A dietician may work with the family to devise an optimal approach to dietary management.

Resources

Information & Support

For Professionals

PKU - Information for Professionals (STAR-G)
Structured list of information about the condition, with links to more information; Screening, Technology, and Research in Genetics.

Confirmatory Algorithm for PKU (ACMG) (PDF Document 73 KB)
Resource for clinicians to help confirm diagnosis; American College of Medical Genetics.

PKU (GeneReviews)
Excellent review by John J. Mitchell, MD and Charles R. Scriver, MD including clinical description, differential, management, genetic counseling, molecular genetics, and a bibliography.

Utah Newborn Screening Program - PKU (UDOH)
Information for parents and professionals about PKU; Utah Department of Health.

Genetics in Primary Care Institute (AAP)
The goal of this site is to increase collaboration in the care of children with known or suspected genetic disorders. Includes health supervision guidelines and other useful resources; a collaboration among the Health Resources & Services Administration, the Maternal and Child Health Bureau, and the American Academy of Pediatrics.

Utah Newborn Screening Program (UDOH)
Provides information about the program, related legislation, training for practices, and newborn conditions; Utah Department of Health.

For Parents and Patients

Support

PKU Listserv
Share ideas and concerns with other PKU parents; login required.

General

PKU Information - Information for Parents (STAR-G)
A fact sheet, written by a genetic counselor and reviewed by metabolic and genetic specialists, for families who have received an initial diagnosis of a newborn disorder; Screening, Technology and Research in Genetics.

PKU (Genetics Home Reference)
Excellent, detailed review of condition for patients and families; sponsored by the U.S. National Library of Medicine.

National Urea Cycle Disorders Foundation
This non-profit organization provides support services and information for families; medical lectures on urea cycle disorders; nutrition and medication resources; and information about events and conferences.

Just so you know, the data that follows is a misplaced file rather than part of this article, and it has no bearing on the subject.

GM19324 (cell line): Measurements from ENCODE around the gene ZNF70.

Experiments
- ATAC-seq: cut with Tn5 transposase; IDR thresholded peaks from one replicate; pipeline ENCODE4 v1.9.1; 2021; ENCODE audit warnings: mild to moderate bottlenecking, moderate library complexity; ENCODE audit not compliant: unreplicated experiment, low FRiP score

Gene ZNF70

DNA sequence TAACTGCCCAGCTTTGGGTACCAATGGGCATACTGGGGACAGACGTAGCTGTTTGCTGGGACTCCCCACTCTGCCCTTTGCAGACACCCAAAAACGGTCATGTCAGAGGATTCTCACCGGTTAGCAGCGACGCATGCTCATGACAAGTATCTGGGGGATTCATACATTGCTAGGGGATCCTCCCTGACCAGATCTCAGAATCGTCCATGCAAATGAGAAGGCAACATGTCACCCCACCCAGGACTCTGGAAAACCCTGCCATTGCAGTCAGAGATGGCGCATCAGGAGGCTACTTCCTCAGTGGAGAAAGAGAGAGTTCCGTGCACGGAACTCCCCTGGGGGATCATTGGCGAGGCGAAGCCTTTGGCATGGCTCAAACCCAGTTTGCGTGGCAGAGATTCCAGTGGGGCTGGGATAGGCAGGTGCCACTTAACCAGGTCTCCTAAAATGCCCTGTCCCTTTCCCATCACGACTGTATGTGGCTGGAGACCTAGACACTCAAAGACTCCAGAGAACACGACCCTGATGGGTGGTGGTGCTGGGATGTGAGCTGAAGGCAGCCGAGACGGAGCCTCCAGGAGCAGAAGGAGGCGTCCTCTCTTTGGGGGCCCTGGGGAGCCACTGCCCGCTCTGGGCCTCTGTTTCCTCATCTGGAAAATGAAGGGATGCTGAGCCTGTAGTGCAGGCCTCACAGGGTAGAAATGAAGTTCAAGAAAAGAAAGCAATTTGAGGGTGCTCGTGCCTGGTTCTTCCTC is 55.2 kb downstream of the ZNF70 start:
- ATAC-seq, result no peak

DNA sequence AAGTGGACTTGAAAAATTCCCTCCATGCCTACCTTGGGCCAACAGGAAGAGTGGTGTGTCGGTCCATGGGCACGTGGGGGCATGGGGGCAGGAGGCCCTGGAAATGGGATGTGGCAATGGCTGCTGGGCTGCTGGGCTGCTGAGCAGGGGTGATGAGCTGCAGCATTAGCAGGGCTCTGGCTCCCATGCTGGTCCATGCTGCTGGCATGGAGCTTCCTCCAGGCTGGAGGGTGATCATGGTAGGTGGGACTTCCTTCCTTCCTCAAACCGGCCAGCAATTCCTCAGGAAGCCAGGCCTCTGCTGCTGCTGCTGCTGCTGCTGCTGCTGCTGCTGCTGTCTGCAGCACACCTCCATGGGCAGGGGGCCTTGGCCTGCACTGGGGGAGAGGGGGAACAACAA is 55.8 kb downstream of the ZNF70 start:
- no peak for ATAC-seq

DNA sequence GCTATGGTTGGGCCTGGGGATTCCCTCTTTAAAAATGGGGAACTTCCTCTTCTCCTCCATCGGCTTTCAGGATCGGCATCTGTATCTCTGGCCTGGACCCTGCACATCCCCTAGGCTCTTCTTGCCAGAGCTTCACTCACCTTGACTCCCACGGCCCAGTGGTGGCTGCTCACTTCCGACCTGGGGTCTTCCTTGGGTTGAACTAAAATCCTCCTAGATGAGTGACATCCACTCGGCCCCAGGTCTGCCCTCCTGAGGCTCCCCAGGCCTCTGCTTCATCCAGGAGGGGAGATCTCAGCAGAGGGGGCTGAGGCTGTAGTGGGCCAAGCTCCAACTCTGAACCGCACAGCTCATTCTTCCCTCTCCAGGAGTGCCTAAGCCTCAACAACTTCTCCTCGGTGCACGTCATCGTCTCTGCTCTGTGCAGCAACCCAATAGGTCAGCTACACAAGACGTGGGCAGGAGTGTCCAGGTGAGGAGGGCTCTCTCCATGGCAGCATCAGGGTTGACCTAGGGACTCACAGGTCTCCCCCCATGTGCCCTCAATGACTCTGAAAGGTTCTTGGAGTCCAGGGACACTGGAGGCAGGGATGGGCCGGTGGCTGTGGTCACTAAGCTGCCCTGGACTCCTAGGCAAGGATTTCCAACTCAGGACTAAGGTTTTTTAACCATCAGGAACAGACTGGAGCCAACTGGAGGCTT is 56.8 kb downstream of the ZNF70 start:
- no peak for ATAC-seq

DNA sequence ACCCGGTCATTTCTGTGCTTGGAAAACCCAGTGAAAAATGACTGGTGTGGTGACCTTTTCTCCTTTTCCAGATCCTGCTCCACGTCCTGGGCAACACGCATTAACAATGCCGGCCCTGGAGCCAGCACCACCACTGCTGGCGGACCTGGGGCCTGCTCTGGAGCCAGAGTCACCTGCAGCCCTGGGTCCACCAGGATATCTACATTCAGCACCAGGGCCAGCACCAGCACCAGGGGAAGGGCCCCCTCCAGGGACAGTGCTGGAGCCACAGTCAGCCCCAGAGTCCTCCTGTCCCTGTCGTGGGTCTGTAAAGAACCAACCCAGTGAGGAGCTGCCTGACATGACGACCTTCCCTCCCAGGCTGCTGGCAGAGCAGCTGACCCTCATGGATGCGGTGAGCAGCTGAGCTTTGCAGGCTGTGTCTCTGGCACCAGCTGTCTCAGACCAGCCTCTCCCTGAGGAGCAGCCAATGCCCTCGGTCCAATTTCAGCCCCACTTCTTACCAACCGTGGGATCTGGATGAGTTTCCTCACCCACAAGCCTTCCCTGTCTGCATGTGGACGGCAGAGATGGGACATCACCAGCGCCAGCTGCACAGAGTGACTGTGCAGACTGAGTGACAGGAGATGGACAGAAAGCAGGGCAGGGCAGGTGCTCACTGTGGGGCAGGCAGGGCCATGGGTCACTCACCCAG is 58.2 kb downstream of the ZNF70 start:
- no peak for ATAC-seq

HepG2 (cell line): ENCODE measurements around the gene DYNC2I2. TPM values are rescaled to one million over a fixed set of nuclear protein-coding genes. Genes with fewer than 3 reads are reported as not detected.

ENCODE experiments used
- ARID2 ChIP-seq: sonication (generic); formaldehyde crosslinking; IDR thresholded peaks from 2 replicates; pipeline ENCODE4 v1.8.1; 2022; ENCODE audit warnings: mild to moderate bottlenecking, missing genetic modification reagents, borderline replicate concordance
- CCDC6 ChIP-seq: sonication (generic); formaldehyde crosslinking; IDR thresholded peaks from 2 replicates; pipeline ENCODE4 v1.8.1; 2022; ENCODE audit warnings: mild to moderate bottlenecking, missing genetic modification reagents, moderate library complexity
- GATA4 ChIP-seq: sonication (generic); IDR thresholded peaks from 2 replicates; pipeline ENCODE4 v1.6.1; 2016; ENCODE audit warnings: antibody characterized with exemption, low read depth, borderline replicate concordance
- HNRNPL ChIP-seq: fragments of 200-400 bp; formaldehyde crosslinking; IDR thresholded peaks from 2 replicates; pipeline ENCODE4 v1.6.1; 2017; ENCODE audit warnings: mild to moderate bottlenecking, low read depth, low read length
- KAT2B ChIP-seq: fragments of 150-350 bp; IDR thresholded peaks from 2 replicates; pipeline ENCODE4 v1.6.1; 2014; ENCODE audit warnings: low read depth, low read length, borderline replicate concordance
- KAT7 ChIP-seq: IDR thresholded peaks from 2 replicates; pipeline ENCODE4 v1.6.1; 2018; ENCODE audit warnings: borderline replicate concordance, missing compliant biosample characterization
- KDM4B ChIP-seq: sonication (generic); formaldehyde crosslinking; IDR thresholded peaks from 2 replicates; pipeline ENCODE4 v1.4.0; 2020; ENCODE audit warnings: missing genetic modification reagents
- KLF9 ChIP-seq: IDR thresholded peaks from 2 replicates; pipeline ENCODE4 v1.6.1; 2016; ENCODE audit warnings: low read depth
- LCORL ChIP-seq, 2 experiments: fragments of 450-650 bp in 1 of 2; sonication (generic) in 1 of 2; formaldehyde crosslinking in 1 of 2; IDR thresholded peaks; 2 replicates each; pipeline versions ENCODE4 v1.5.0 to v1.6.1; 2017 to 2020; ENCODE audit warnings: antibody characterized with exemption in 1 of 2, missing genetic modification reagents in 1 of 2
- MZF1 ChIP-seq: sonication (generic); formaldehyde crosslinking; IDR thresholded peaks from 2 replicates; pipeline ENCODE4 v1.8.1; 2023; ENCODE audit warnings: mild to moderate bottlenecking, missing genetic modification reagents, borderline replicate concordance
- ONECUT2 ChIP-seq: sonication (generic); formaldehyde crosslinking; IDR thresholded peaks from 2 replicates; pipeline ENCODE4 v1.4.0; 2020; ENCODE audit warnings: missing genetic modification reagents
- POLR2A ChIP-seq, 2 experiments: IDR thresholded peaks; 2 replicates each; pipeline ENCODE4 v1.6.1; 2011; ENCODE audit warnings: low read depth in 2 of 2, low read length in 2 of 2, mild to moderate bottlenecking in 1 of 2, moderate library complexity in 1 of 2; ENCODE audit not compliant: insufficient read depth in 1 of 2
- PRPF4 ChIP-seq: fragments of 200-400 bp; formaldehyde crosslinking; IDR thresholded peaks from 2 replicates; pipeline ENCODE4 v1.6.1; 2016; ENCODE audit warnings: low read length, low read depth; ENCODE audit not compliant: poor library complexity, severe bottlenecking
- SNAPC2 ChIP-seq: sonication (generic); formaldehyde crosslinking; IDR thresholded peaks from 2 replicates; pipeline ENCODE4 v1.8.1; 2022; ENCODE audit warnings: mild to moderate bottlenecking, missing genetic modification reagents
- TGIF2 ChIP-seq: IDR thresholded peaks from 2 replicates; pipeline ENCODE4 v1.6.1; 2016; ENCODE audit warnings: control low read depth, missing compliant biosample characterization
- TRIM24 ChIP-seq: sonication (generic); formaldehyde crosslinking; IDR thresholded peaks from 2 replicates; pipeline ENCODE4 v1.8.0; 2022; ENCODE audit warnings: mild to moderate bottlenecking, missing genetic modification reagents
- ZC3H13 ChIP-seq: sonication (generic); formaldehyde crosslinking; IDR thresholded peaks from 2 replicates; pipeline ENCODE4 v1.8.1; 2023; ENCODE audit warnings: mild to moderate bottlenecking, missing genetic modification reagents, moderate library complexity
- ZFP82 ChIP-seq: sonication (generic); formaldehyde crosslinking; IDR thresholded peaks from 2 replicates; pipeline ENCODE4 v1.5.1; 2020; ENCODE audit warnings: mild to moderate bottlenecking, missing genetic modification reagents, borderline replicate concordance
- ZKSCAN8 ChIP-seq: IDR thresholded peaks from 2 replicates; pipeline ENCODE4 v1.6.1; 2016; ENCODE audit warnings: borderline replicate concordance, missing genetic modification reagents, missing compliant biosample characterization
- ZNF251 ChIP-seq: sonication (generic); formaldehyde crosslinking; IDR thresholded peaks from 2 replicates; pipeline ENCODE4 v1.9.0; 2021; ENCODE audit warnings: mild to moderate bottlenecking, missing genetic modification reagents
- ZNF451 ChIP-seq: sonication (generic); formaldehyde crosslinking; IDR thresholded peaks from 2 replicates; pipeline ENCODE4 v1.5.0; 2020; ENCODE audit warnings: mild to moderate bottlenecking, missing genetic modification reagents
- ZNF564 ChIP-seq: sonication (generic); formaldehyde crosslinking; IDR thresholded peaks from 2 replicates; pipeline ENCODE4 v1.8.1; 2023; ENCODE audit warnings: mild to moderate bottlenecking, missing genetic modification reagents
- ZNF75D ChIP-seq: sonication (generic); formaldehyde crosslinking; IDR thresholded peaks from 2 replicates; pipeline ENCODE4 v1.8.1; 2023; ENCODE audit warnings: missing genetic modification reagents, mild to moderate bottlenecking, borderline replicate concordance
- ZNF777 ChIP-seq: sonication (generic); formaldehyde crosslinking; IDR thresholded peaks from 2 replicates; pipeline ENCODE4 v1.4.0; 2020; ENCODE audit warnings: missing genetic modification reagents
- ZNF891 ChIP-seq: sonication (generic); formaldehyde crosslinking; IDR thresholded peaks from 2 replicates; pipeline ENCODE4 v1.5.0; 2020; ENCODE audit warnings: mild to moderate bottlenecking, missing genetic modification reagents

Patient Education

What is Phenylketonuria (PKU)? (GSLC)
A brief educational overview of the genetics of phenylketonuria (PKU) from the Genetic Science Learning Center at the University of Utah.

Tools

ACT Sheet for PKU (ACMG) (PDF Document 351 KB)
Contains short-term recommendations for clinical follow-up of the newborn who has screened positive; American College of Medical Genetics.

Confirmatory Algorithm for PKU (ACMG) (PDF Document 73 KB)
Resource for clinicians to help confirm diagnosis; American College of Medical Genetics.

Services

Genetics-related clinical services throughout the world can be found through Genetics Clinic Directory (GeneTests).

Newborn Screening Programs

See all Newborn Screening Programs services providers (3) in our database.

Pediatric Genetics

See all Pediatric Genetics services providers (5) in our database.

For other services related to this condition, browse our Services categories or search our database.

Authors

Author: Nicola Longo, MD, PhD - 12/2015
Content Last Updated: 12/2015

Page Bibliography

Camp KM, Parisi MA, Acosta PB, Berry GT, Bilder DA, Blau N, Bodamer OA, Brosco JP, et al.
Phenylketonuria Scientific Review Conference: state of the science and future research needs.
Mol Genet Metab. 2014;112(2):87-122. PubMed abstract

Schulze A, Lindner M, Kohlmuller D, Olgemoller K, Mayatepek E, Hoffmann GF.
Expanded newborn screening for inborn errors of metabolism by electrospray ionization-tandem mass spectrometry: results, outcome, and implications.
Pediatrics. 2003;111(6 Pt 1):1399-406. PubMed abstract

Therrell BL Jr, Lloyd-Puryear MA, Camp KM, Mann MY.
Inborn errors of metabolism identified via newborn screening: Ten-year incidence data and costs of nutritional interventions for research agenda planning.
Mol Genet Metab. 2014;113(1-2):14-26. PubMed abstract / Full Text